Another Clematis Street highlight is Respectable Street, a live music venue for the alternative set, and Lost Weekend next door, which is an always-buzzing bar packed with billiard tables and vintage 1980s video games. Above Lost Weekend is its sibling bar, Voltaire’s Lair, offering vintage arcade games, pinball, duckpin bowling, and skeeball. Toward the eastern end of Clematis, hit Roxy’s Pub, 123 Datura, Clematis Social, Banko Cantina, and Camelot for the best of the city’s nightlife scene.

If you’re still at the eastern end of Clematis when day breaks after a rowdy Friday night, you’re in the right place: the West Palm Beach GreenMarket attracts thousands every Saturday. Taking place weekly October through May, GreenMarket features more than 100 local vendors and artisans selling all kinds of homemade goodness. Go early (the market is open 9 a.m. to 1 p.m.) to avoid the lines — and don’t bother trying to resist the smell of freshly baked cider donuts.

As the GreenMarket winds down, spend the afternoon strolling Flagler Drive. No matter what time of day you hit this strip, you’ll find locals and visitors jogging, roller blading, and walking their dogs with an unbeatable view of the Intracoastal Waterway, the sailboats that call it home, and the waterfront mansions of Palm Beach across the way. Work up an appetite because stopping for happy hour and live music at E.R. Bradley’s, a local institution, is a must — and, believe it or not, offers the only true waterfront dining in downtown West Palm Beach.

At the northern end of the city is the eclectic Northwood Village, which offers a funky bohemian feel across a variety of shops, galleries, restaurants, and cafes, including Malakor Thai and Harold’s Coffee Lounge, where the 18-hour-brewed Kyoto-style tower cold brew is always a hit. The area is also being enlivened by Nora, a neighborhood of turn-of-the-century railway warehouses soon to be transformed into an arts and entertainment district.

Want a day on the water without renting a boat? Take the 10-minute shuttle boat to Peanut Island, where you can snorkel, soak up the sun, have a beach picnic, or book a sunset sail on the Hakuna Matata catamaran.

Aside from the main downtown area and its nonstop goings-on, there’s parks and preserves, a killer outlet mall for discount shopping, amazing vintage finds along Antique Row, and a plethora of top-notch cultural institutions to explore, from the Norton Museum of Art to the Kravis Center for the Performing Arts, Mounts Botanical Garden, Palm Beach Dramaworks, and the Palm Beach Zoo & Conservation Society. If you rent a car, don’t miss the one-of-a-kind Lion Country Safari — a cageless drive-through safari experience.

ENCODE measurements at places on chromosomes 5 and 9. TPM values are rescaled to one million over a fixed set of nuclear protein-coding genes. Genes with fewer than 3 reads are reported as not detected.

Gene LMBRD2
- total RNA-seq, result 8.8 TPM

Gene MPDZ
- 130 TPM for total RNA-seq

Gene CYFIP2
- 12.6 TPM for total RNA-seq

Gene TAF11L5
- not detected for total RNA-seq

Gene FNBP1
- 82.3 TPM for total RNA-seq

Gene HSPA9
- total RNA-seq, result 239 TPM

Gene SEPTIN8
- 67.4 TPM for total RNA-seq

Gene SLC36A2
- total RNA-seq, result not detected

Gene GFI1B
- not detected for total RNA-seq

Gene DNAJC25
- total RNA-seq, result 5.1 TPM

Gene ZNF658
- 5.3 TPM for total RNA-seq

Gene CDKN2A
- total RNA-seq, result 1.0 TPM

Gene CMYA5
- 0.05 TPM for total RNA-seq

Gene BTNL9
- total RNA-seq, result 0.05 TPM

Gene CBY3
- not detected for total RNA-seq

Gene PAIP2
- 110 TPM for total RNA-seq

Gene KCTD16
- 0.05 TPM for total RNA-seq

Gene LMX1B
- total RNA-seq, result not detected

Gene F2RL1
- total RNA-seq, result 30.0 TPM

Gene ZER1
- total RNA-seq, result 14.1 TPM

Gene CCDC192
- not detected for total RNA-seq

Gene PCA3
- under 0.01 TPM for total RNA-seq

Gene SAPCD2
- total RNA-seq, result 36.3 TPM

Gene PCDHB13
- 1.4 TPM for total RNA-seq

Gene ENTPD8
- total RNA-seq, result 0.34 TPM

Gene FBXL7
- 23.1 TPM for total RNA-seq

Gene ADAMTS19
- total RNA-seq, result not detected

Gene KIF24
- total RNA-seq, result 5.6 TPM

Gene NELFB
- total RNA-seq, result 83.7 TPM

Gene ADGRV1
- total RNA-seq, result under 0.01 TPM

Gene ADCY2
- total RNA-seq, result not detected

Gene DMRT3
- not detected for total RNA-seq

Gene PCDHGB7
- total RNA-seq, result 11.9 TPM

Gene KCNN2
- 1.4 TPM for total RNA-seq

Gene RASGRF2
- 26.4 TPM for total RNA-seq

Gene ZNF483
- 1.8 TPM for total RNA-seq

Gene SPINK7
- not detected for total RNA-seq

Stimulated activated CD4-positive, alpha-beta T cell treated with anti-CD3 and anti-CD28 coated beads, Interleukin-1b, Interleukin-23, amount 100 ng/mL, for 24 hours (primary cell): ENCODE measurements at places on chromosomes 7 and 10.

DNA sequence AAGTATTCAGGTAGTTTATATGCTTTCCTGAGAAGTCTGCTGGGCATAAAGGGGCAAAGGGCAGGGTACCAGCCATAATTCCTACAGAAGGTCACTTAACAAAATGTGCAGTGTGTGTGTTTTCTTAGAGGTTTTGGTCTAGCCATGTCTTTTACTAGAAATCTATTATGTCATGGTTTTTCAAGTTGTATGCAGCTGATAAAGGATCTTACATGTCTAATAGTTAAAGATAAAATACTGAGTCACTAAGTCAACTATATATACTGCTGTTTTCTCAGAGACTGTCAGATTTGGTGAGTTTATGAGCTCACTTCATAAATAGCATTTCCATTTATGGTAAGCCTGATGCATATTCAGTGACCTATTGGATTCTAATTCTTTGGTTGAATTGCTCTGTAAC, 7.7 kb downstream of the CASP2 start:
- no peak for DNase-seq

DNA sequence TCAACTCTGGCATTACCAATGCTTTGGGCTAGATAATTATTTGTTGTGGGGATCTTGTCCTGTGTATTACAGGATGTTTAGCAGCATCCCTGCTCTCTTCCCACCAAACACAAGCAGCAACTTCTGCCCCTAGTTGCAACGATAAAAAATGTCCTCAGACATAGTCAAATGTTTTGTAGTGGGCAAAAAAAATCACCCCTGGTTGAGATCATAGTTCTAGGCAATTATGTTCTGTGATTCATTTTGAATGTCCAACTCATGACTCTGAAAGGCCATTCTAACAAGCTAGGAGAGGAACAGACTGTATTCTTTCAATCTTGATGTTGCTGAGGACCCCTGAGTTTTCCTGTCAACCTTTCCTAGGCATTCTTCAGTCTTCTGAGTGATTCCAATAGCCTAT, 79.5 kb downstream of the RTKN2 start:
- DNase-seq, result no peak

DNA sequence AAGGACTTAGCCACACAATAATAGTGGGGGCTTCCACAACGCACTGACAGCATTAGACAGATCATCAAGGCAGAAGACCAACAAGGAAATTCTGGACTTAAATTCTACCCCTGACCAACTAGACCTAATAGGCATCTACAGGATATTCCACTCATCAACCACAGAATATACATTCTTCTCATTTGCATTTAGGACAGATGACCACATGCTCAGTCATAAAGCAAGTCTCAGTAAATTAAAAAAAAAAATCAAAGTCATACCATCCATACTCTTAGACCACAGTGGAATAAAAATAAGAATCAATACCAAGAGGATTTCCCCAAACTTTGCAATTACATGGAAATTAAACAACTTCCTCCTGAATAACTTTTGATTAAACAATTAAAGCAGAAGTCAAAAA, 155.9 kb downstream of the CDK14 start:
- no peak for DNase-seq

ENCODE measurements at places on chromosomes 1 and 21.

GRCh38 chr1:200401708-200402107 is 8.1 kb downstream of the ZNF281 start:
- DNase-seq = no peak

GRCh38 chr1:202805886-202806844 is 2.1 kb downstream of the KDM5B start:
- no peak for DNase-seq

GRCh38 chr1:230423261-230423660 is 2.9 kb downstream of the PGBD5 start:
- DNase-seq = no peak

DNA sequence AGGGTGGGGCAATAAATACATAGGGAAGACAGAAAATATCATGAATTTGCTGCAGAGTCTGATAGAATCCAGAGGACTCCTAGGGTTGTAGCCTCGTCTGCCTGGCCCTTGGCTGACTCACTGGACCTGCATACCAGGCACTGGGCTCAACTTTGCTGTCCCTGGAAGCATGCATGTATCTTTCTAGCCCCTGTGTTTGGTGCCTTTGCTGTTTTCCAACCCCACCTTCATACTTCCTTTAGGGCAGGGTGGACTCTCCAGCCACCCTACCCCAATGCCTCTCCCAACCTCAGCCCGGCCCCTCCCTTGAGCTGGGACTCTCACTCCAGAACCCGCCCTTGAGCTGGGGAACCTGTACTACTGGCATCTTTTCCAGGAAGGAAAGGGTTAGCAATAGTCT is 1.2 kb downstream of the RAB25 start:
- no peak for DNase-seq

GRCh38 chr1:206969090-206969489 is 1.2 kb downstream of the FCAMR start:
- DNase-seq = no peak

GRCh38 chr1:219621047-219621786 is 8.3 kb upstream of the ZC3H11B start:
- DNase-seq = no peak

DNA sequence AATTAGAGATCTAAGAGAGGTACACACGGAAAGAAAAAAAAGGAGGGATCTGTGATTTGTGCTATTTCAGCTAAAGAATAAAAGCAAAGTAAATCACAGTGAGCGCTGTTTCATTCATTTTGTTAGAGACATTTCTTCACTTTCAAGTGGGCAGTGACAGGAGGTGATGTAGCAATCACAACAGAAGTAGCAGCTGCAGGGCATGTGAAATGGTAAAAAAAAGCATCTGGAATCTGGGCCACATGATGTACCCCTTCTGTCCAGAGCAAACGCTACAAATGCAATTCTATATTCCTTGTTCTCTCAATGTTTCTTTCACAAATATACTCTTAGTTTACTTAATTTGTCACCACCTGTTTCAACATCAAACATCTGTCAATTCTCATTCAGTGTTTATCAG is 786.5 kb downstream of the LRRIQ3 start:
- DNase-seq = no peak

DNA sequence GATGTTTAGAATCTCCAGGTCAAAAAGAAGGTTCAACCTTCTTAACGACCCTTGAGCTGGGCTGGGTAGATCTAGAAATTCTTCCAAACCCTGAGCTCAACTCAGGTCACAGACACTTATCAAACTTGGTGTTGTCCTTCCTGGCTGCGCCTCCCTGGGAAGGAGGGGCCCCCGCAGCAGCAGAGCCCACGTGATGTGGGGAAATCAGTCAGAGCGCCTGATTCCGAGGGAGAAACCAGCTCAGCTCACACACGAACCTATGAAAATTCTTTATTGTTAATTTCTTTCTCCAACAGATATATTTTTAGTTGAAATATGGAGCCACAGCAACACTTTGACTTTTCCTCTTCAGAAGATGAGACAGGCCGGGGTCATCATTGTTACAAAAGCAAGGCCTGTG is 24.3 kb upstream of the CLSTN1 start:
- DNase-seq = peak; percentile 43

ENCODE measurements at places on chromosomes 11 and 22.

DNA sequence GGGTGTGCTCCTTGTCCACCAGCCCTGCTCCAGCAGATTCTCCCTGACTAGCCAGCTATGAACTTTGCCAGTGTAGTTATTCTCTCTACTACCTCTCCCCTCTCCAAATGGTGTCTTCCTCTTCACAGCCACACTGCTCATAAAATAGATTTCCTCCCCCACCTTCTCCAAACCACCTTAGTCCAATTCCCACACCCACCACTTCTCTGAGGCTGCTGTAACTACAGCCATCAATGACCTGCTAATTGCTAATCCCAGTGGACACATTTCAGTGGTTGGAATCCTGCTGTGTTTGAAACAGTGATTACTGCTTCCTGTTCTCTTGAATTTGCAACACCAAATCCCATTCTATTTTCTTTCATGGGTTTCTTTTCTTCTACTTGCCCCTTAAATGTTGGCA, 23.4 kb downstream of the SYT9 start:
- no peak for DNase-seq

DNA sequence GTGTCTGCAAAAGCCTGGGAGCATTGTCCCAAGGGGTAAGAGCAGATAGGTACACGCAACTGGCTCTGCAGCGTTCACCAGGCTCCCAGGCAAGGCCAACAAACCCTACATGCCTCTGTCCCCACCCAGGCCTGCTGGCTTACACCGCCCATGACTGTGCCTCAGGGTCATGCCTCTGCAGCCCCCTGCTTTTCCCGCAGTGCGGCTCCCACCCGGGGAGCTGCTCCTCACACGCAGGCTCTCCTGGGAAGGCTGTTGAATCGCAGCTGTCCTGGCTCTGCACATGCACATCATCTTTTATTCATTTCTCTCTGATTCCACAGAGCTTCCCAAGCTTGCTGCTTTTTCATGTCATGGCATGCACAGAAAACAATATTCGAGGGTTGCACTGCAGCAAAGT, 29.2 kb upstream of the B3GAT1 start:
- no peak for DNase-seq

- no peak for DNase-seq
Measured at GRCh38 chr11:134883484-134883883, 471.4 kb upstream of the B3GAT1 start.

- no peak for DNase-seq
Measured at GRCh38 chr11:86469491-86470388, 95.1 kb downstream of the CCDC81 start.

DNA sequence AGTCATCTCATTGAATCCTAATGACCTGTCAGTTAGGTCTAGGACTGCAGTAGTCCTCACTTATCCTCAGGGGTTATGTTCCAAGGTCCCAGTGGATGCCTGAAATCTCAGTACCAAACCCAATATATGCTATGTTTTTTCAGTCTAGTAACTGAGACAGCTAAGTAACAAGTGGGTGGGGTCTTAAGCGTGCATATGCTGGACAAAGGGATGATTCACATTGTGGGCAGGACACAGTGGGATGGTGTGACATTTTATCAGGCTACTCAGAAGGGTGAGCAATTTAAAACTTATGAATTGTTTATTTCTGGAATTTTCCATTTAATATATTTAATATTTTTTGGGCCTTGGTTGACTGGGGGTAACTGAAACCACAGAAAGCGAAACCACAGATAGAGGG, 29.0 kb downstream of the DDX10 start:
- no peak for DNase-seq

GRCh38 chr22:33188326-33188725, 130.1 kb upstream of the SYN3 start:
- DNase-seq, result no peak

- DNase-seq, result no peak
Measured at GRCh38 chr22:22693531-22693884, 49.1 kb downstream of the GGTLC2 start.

Though there’s plenty to do in West Palm Beach, another fun aspect of this city is its proximity to other South Florida hotspots. Hop over to Palm Beach (just across the bridges) for a taste of the high life, or head down to Atlantic Avenue in Delray Beach or up to the surf shops and dog beaches of Jupiter. Or, grab a ticket on the Brightline and hit Boca Raton, Aventura, Fort Lauderdale, or Miami.

Where to Eat and Drink in West Palm Beach

A strip in Downtown West Palm Beach filled with bars and restaurants

Courtesy of West Palm Beach Downtown Development Authority

Pick any restaurant set in The Square, Grandview Public Market, Clematis Street, or Northwood, and you won’t be disappointed. However, as every foodie knows, some of the best meals are off the tourist-beaten path. 

One such spot is Grato, James Beard-nominated chef Clay Conley’s take on a casual yet refined eatery, serving Italian-inspired dishes such as house-made pasta and wood-fired pizzas as well as an ever-evolving selection of seasonal, multi-cuisine, and vegan options. Go on any given night for dinner, and you’ll find tables full of locals getting their Grato fix.

Other local-beloved spots are Celis Juice Bar and Field of Greens for healthy daytime eats, Havana and Cholo Soy Cocina for delicious Latin American comfort food, Table 26 for an elegant night out, and Kitchen to feel like you’re eating in the dining room of your best friend (who just happens to be an all-star chef).

Looking for the perfect place to start your day with breakfast, a fresh pastry, or a lovely lunch? Head to Hive Bakery & Cafe, the gastronomic expression of a local interior design and home goods store. Everything’s as beautiful as it is delicious. Johan’s Joe is another gorgeous (and tasty) pick serving Swedish delights, while the Frenchman behind Loic Bakery crafts the best croissants outside Paris.